Emergency room advanced life support after cardiac arrest: outcomes and survival, nursing care and team response
© Villamor et al.; licensee BioMed Central Ltd. 2014
Published: 17 March 2014
An organized team response and trained nursing staff in the emergency room critical patient area (ER-CPA) are the main factors to determine cardiopulmonary resuscitation (CPR) success rates. The objective was to evaluate outcomes in the emergency room after advanced life support (ALS) by reanimation teams, to improve nursing care, quality of resuscitation and survival.
We included all adult patients receiving ALS in the ER-CPA during 1 year. Cases not allowed CPR are excluded. A retrospective design, multivariate with ALS performed, gender, age, cause of arrest, precedence, outcome and hospital derivation, and 100% of cases studied.
A total of 149 patients were attended in the ER-CPA with ALS maneuvers during the studied period (9.23% of a total 1,613). Thirty-four of them were nonheart-beating donors. The protocol was performed with 23 effective donors and 31 organs were obtained for transplant. Respiratory arrest (n = 31) was the best outcome group, with 100% survival and in-hospital ICU transfer. The cardiac arrest (CA) group depended on cause of CA: cardiac arrhythmia (n = 12), survival 50%; surgical etiology (nontraumatic), survival 50%, mean age 70; myocardial infarction (n = 12), survival 83%, mean age 61; sepsis (n = 6), survival 67%, mean age 48; drugs overdose (n = 2), survival 100%; traumatic cardiac arrest (n = 15), 89% mortality, mean age 41; and CA with unknown etiology, survival 38%, mean age 68.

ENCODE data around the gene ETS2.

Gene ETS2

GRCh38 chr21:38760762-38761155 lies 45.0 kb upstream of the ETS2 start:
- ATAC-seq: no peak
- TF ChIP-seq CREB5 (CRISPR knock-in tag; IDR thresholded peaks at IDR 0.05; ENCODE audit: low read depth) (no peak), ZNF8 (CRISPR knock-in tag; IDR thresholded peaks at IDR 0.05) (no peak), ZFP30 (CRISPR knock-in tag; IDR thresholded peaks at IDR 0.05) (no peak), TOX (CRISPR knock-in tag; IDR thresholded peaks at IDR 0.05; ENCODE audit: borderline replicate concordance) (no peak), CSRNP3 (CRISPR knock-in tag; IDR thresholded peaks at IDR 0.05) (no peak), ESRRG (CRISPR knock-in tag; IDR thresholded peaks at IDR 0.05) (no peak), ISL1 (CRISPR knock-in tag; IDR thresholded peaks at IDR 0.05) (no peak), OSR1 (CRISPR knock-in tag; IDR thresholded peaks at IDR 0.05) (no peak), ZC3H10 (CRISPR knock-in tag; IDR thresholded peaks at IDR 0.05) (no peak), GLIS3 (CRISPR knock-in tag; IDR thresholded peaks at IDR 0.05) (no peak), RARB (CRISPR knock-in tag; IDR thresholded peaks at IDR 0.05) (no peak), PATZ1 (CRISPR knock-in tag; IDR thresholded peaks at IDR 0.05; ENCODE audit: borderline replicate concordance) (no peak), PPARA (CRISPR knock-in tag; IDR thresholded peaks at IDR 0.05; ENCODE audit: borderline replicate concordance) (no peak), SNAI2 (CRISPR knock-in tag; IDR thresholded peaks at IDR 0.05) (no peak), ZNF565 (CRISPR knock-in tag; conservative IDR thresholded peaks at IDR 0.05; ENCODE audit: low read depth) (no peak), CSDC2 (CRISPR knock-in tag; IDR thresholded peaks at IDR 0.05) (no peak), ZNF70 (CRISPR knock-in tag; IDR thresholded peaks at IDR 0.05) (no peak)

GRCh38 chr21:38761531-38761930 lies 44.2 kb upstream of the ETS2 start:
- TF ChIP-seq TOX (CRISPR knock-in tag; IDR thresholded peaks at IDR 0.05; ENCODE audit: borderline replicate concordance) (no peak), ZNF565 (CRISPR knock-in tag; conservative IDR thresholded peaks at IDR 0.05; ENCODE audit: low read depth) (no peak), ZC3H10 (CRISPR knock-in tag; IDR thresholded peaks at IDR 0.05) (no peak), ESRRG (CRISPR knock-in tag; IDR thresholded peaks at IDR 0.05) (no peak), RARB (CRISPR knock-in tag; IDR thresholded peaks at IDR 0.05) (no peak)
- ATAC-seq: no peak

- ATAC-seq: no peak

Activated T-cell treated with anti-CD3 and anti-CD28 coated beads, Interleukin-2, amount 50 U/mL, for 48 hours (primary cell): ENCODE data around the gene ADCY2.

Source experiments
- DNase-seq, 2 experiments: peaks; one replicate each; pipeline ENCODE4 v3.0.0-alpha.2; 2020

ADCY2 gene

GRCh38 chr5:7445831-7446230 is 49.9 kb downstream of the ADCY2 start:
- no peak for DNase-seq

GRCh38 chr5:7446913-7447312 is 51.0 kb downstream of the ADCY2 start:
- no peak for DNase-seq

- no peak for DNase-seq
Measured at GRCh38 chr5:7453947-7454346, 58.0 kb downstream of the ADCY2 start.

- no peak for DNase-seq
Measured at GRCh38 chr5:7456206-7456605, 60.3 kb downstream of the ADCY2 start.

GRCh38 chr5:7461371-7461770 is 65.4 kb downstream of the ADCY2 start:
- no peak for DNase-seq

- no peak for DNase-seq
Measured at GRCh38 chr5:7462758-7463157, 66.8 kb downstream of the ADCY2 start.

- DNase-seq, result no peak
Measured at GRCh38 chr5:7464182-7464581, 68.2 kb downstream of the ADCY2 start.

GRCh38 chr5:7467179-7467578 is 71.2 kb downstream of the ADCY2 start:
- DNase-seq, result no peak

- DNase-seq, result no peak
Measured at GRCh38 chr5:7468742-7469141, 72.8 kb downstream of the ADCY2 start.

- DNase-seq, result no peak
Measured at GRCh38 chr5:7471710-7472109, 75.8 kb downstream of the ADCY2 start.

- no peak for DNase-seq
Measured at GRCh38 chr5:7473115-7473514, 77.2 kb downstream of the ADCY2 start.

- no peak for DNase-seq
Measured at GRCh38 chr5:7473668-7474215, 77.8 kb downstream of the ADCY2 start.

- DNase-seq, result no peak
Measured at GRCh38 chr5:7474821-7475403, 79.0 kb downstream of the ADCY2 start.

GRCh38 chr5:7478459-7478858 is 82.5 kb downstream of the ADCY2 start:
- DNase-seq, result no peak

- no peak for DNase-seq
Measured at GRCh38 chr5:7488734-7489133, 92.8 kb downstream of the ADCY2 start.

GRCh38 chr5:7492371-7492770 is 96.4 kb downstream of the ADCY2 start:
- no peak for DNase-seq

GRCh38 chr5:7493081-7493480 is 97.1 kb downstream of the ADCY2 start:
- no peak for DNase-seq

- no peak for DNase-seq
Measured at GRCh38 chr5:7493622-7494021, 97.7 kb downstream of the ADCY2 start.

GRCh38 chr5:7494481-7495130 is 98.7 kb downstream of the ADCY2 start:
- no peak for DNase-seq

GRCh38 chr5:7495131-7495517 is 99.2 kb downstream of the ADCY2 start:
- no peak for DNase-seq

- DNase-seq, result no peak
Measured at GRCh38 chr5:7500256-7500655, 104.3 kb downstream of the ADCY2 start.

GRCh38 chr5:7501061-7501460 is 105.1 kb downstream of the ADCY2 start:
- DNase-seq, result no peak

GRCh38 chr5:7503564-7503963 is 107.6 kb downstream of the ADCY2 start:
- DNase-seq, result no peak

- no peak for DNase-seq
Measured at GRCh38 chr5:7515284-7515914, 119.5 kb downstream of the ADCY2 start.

Emergency room cardiac arrest arrivals are not correlated with ER-CPA total activity. Good survival rates are probably related to a special quick response protocol and trained teams. Outcomes research to detect potential improvement in nurse care is needed, and should be evidence guided. Worst results in survival rates must be detected as the main topics for nursing care development.
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